Replicate My Work!

Scientific work requires transparency. There is no mad genius in his/her lonely tower working for years on end on some great invention. While it may be true that professors have little time for anything but their research, they communicate their findings (along with their methods). Science is a social enterprise. Primed by Gary King‘s essay “Replication, Replication” (1995) and lectures by Rainer Schnell, I arrived at the conclusion that a scientific workflow must be a reproducible workflow. I do think that making replication material broadly available is a good thing for everyone involved.

Replication materials for my recent publications can now be found online. Maintaining a reproducible workflow is hard work but rewarding. Looking back, I could have improved a lot of things (without changing the results, mind you). It felt a bit awkward at first. Soon enough it felt even more awkward to have waited so long to put up the material. I wish I could share more of my older publications (and also raw data) but privacy laws, work contracts, and fellow psychologists who are highly skeptical of these ideas keep me from doing so.

Hopefully, the present material is just the beginning. Sadly, most psychologists do not share their materials publicly so I had to figure out most stuff on my own. I decided against third-party repositories because some focus solely on data sets whereas others are somewhat difficult to handle. So I wrote the HTML by hand hoping that a plain format allows for longevity. Let me know if you have any suggestions for improvements.

Practical tips for statisticians (part 8): centering variables using Stata and SPSS

My current research requires meta-analytic procedures where variables that contain another variable’s mean come in very handy. Centering Variables is also something very reasonable to do when analysing regressions with an interaction term between a continuous variable and a dummy variable.

Centering variables sounds like an easy task. It is if you use Stata but I found it surprisingly difficult in SPSS (unless you enter the means by hand, which is error-prone and impractible for repeated analyses). Here’s how you can calculated a variable which contains the mean of another variable (which can then easily be centered or used in whatever way one wants to).

Let dres be the variable of interest. The new variable containing the mean of dres (for all obversations) will be named dresavg. I also show how to create a variable containing the number of observations (ntotal). cdres will be the centered variable.

Stata 10


. egen dresavg = mean(dres)

and you’re done! You could also use summarize and generate commands:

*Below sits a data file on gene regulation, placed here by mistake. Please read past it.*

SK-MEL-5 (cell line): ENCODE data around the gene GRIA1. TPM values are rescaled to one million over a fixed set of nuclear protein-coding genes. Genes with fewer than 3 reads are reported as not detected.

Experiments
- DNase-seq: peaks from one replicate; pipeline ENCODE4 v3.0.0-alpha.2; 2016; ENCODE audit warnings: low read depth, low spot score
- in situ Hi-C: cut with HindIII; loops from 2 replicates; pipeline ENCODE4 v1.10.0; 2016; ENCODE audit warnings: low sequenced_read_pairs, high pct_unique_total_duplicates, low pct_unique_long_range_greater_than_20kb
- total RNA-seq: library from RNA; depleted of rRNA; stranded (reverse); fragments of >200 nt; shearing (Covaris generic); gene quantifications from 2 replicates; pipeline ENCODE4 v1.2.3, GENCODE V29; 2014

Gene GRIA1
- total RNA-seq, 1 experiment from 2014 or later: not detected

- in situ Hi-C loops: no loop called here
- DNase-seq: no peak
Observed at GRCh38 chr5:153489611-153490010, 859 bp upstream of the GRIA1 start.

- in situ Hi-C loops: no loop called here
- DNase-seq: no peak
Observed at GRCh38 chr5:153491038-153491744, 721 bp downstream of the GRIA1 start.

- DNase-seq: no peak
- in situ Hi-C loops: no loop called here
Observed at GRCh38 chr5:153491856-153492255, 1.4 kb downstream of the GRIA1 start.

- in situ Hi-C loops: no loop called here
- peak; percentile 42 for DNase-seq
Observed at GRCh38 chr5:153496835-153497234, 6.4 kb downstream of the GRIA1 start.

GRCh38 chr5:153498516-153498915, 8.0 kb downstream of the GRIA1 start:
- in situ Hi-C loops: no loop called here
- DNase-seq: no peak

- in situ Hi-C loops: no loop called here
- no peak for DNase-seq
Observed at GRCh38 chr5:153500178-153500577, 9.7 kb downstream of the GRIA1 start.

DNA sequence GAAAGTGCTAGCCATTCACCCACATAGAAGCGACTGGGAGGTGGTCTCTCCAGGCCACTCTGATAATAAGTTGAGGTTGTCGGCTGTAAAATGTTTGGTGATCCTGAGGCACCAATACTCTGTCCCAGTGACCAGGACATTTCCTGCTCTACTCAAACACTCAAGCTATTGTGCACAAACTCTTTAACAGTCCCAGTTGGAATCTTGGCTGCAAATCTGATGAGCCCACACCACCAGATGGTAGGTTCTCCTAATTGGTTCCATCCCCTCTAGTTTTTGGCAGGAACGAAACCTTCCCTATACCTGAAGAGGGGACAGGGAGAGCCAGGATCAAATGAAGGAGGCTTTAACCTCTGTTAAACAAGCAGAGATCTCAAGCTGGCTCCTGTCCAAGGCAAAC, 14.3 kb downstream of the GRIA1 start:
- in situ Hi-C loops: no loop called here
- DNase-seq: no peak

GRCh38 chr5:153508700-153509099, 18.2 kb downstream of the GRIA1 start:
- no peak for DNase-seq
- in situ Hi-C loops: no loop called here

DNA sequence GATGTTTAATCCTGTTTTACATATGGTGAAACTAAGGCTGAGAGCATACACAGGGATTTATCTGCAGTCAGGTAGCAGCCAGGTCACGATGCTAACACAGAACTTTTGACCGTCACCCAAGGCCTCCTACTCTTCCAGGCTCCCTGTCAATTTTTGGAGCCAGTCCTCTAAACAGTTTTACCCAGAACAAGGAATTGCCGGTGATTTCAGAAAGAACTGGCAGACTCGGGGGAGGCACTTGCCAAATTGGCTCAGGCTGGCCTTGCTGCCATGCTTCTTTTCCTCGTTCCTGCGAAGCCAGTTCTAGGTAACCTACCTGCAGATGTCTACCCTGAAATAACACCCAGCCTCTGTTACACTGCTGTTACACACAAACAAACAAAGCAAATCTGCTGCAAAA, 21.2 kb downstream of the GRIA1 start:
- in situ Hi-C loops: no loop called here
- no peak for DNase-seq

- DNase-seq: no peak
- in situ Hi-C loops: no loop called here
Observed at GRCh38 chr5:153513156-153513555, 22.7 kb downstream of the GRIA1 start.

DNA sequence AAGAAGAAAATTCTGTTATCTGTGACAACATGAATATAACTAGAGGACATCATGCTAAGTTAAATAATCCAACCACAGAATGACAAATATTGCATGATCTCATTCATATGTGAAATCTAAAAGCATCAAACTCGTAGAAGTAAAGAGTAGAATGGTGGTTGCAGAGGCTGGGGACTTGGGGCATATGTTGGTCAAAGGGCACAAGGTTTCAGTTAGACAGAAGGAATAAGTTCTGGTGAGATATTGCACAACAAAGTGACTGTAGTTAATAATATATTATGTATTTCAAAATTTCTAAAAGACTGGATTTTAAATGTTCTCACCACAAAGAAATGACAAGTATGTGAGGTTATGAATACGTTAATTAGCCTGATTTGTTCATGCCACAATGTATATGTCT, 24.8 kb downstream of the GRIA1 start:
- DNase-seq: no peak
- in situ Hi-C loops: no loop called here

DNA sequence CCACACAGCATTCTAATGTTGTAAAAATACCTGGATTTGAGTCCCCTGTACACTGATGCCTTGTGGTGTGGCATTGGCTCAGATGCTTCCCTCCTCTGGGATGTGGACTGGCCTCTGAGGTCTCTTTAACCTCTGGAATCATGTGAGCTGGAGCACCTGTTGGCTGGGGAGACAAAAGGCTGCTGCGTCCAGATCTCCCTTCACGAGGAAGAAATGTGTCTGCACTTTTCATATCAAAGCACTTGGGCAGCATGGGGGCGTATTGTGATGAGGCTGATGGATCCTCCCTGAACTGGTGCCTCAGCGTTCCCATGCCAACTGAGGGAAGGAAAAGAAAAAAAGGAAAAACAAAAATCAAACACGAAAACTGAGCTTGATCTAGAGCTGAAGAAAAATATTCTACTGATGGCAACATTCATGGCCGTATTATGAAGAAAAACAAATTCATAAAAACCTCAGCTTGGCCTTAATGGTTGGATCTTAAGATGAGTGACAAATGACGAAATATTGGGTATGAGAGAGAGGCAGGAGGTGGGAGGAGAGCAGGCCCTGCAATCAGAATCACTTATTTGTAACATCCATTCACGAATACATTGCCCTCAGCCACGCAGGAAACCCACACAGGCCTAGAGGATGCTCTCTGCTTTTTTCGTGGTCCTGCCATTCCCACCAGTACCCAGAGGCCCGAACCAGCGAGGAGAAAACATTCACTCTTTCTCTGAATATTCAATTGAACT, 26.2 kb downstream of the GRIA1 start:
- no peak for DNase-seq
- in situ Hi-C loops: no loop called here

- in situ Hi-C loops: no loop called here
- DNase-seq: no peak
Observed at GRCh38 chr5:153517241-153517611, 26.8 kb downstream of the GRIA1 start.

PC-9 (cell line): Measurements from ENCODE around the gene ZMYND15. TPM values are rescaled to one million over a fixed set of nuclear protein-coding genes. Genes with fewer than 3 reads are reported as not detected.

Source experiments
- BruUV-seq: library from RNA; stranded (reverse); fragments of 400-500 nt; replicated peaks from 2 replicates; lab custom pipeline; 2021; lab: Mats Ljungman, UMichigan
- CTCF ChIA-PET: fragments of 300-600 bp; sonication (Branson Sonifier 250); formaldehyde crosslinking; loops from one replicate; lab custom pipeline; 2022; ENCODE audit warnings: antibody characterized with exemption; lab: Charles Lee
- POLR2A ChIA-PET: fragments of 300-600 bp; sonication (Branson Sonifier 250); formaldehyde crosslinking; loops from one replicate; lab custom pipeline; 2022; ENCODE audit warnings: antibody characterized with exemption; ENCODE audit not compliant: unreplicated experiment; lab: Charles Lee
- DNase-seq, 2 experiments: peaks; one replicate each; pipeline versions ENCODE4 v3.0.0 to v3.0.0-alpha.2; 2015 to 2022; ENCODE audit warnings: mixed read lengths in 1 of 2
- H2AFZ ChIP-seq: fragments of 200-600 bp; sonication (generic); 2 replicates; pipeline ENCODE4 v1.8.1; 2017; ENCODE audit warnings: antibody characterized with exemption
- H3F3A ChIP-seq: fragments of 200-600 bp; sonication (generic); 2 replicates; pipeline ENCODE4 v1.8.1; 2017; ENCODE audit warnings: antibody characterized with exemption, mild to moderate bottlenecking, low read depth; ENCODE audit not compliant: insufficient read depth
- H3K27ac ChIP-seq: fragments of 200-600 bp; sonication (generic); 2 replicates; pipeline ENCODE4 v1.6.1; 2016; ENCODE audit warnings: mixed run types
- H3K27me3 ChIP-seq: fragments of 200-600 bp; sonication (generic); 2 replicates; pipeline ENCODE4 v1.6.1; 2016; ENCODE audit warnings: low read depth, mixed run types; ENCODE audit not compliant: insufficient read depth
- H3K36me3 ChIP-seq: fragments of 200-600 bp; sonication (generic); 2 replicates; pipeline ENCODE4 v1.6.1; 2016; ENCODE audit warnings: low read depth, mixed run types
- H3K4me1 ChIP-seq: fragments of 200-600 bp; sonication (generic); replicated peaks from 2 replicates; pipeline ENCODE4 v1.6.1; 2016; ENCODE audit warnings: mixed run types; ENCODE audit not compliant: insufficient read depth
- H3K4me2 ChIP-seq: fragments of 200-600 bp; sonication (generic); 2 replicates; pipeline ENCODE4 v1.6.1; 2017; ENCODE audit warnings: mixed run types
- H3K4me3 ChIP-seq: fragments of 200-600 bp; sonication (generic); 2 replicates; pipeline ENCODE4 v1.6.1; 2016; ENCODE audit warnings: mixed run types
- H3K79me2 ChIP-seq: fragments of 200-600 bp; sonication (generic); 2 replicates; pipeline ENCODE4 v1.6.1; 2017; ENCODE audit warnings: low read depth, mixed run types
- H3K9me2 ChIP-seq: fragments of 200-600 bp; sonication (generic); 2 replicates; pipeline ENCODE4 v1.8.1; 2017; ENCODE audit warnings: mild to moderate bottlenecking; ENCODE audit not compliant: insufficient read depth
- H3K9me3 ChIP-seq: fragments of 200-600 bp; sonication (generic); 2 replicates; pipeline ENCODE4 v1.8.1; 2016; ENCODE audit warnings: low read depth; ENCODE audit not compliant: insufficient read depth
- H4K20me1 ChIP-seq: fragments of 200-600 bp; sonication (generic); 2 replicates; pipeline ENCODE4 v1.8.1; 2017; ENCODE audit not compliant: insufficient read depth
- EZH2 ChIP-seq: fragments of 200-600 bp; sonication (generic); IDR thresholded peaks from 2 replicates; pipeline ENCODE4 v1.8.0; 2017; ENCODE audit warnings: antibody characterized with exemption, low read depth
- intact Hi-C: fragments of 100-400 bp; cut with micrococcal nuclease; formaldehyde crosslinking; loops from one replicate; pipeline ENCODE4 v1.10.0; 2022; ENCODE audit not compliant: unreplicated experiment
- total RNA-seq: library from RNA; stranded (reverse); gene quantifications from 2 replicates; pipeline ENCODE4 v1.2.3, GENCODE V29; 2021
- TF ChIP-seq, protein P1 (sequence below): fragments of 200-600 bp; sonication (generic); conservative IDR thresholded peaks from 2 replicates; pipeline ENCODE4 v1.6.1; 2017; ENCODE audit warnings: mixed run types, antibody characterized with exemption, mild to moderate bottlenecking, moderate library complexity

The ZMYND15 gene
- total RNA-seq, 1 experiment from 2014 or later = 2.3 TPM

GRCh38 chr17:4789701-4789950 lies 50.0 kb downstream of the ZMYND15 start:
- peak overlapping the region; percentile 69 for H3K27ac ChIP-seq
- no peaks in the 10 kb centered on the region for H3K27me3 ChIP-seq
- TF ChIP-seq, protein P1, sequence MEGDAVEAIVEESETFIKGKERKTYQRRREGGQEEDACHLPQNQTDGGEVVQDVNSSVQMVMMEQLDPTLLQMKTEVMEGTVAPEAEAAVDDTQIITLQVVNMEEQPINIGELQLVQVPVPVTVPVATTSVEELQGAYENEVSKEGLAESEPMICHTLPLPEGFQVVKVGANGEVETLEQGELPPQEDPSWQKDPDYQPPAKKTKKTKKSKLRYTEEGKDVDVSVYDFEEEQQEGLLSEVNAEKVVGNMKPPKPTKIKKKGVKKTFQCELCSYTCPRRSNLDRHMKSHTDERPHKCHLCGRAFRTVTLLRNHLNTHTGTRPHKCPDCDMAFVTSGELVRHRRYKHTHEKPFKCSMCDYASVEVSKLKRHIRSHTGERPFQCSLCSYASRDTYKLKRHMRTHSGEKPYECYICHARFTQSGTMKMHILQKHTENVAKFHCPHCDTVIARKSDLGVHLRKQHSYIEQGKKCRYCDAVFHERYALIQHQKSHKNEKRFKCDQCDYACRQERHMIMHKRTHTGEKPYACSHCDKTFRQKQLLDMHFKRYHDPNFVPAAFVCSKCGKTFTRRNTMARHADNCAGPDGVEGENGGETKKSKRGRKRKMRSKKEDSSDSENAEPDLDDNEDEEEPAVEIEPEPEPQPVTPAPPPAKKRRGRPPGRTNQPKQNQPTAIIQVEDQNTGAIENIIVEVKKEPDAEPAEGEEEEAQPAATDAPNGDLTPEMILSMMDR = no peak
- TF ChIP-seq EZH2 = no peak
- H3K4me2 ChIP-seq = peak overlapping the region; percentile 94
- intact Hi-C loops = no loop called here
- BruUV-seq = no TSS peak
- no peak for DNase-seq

. sum dres
. gen dresavg = r(mean)

If you want a variable that contains the total number of observations you can use

. gen ntotal = _N

or with the more flexible egen command (e.g., handy when dres has missings)

. egen ntotal = count(dres)

There are plenty ways to generate various variables containing sample statistics. As for the centered variable, use

. gen cdres = dres - dresavg

or without even generating the variable containing the mean:

. sum dres
. gen cdres = dres - r(mean)

PASW 18 (SPSS, you know)

Beware, long syntax ahead. Before you despair, there’s a simpler (but less flexible) solution below. The complicated approach starts with exporting the variable mean into a new data set. This data set is then merged with the master data set; a variable containing the mean for every observation will be attached. Continue reading ‘Practical tips for statisticians (part 8): centering variables using Stata and SPSS’ »

Practical tips for statisticians (part 7)

A couple of days ago I got hold of the book The Workflow of Data Analysis Using Stata by J. Scott Long. I haven’t yet delved into it. But I’m already loving and condemning it. Loving it, because it covers an integral part of scientific data analysis, filling a void that left by both the literature and the courses taught at university. Condemning it, because I had wanted to write a book on the same topic (how to ensure your data analysis is documented well, i.e., replicable) during the next years. It wouldn’t have been the same book; in fact, it would have been vastly different, possibly much worse.

It’s too early for me to review the book in a conclusive manner. Still, the content looks very promising and I think it’s telling that Long focuses on Stata as the software of choice. This is going to be fun!